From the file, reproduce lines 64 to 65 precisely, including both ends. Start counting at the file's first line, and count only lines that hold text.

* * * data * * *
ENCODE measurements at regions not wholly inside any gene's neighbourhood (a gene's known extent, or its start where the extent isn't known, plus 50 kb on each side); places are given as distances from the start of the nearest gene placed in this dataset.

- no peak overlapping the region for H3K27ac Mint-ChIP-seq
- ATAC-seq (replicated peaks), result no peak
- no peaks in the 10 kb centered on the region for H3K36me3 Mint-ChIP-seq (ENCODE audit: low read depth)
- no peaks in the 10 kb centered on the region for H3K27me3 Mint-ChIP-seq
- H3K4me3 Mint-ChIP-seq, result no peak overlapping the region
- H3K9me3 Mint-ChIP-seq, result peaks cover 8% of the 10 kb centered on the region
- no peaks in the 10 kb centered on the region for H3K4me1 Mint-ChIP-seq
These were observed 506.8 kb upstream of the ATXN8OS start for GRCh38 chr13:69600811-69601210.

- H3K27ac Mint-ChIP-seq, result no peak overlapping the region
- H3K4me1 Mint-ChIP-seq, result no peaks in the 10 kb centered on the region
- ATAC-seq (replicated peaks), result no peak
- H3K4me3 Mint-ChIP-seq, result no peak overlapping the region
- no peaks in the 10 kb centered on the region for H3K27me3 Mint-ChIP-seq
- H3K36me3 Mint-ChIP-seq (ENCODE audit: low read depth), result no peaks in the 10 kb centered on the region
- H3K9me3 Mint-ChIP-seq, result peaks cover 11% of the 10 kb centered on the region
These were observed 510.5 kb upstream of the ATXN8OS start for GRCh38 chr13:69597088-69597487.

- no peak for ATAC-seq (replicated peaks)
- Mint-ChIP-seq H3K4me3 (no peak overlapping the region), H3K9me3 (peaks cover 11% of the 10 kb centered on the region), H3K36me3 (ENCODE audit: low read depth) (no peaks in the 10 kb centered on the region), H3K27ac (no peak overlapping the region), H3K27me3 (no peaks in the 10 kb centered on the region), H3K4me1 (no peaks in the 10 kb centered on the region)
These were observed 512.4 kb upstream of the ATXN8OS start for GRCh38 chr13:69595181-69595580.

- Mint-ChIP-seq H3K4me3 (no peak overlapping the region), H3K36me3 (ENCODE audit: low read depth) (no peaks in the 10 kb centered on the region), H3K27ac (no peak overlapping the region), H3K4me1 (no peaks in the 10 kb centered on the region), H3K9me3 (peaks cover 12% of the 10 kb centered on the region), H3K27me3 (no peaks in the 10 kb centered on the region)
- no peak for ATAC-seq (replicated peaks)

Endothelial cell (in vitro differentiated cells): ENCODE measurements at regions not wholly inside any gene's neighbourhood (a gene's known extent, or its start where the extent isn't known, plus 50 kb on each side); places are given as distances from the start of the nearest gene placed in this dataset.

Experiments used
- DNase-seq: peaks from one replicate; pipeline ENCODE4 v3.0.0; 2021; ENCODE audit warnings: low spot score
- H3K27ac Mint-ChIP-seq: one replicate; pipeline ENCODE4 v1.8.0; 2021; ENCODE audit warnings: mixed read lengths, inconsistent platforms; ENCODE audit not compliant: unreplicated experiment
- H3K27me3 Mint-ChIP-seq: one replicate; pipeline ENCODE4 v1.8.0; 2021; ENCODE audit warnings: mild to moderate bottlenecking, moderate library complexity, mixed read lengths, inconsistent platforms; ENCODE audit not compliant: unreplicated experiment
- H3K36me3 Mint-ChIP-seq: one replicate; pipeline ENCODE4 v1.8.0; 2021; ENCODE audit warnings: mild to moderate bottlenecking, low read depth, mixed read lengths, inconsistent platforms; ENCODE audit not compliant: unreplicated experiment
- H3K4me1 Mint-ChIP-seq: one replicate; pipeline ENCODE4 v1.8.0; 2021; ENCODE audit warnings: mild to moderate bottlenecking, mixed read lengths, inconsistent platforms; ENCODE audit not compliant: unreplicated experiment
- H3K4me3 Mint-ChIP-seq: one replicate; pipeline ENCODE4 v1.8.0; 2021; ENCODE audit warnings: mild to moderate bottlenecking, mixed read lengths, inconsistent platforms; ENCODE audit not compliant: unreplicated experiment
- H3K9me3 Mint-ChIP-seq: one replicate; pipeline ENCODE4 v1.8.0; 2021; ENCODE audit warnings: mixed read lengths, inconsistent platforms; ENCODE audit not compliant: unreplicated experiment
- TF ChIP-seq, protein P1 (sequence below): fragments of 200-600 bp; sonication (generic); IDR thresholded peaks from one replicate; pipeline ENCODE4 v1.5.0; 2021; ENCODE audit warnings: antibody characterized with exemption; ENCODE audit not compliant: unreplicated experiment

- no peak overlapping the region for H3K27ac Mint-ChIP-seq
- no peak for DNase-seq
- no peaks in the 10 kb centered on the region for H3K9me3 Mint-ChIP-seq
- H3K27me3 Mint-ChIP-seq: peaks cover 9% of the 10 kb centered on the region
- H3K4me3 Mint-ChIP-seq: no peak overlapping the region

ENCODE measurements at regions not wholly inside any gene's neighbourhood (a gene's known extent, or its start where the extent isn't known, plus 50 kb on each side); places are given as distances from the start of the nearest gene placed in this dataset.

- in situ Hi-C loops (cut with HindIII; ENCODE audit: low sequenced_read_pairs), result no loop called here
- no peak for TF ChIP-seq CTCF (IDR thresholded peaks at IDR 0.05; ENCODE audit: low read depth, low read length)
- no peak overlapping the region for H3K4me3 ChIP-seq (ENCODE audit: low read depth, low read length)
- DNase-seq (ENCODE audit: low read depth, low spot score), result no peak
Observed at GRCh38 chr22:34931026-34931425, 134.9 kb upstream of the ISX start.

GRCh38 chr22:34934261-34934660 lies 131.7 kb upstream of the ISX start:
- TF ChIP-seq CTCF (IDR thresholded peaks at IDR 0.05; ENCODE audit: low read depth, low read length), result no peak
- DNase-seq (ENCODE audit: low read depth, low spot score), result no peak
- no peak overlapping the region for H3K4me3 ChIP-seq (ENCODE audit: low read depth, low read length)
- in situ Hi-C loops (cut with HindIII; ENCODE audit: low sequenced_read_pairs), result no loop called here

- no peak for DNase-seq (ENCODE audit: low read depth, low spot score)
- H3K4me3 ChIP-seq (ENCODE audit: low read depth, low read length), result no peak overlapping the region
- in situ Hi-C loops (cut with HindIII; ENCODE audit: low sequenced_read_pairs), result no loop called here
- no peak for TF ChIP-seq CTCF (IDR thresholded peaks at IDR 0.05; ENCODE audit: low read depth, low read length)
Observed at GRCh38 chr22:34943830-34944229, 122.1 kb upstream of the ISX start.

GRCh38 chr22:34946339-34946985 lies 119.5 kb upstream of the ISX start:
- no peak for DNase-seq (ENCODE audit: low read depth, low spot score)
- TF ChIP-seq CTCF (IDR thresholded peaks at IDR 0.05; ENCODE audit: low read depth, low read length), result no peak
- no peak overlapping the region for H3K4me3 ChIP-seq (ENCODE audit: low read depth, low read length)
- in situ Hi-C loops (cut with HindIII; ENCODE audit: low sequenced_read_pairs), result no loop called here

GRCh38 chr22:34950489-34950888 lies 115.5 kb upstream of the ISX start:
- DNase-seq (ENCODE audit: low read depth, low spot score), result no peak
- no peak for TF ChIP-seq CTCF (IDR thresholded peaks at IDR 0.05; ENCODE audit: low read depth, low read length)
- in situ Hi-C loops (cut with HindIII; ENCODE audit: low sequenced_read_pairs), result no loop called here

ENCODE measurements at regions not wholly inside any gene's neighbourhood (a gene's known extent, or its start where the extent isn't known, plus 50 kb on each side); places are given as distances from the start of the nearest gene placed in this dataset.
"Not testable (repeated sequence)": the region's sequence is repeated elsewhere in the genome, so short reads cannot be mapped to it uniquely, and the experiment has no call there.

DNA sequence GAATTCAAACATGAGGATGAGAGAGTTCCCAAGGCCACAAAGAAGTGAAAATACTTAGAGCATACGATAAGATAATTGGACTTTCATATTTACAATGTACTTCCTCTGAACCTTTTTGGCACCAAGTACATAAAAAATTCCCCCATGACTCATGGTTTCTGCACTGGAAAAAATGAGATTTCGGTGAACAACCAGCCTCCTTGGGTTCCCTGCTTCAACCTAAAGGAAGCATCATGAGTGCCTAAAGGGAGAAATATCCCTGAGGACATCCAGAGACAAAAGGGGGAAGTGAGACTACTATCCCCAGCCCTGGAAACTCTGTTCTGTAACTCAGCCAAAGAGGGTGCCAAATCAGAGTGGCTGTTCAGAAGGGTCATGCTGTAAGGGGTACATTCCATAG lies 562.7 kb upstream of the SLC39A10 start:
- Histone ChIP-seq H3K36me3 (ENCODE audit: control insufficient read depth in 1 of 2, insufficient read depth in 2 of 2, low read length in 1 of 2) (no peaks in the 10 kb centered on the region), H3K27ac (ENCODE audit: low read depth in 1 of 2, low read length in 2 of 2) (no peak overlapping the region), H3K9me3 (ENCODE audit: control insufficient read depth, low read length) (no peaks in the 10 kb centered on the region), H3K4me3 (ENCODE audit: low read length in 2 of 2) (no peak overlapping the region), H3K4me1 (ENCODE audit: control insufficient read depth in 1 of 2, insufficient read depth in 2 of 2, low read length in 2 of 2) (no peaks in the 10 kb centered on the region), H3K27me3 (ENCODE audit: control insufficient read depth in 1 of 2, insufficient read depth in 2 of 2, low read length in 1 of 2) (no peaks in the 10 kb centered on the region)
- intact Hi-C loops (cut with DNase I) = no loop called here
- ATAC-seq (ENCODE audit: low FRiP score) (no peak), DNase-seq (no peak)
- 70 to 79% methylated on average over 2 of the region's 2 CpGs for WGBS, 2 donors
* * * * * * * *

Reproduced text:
"Not testable (repeated sequence)": the region's sequence is repeated elsewhere in the genome, so short reads cannot be mapped to it uniquely, and the experiment has no call there.

DNA sequence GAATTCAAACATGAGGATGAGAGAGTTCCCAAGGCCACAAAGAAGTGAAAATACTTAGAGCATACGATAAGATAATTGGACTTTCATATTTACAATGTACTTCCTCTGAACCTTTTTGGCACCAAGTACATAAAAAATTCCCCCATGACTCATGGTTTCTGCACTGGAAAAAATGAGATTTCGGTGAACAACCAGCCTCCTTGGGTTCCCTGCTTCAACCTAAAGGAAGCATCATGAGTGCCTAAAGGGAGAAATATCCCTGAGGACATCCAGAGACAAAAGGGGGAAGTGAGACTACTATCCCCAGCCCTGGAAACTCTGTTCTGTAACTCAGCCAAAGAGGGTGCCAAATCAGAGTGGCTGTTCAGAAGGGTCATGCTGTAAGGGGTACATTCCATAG lies 562.7 kb upstream of the SLC39A10 start: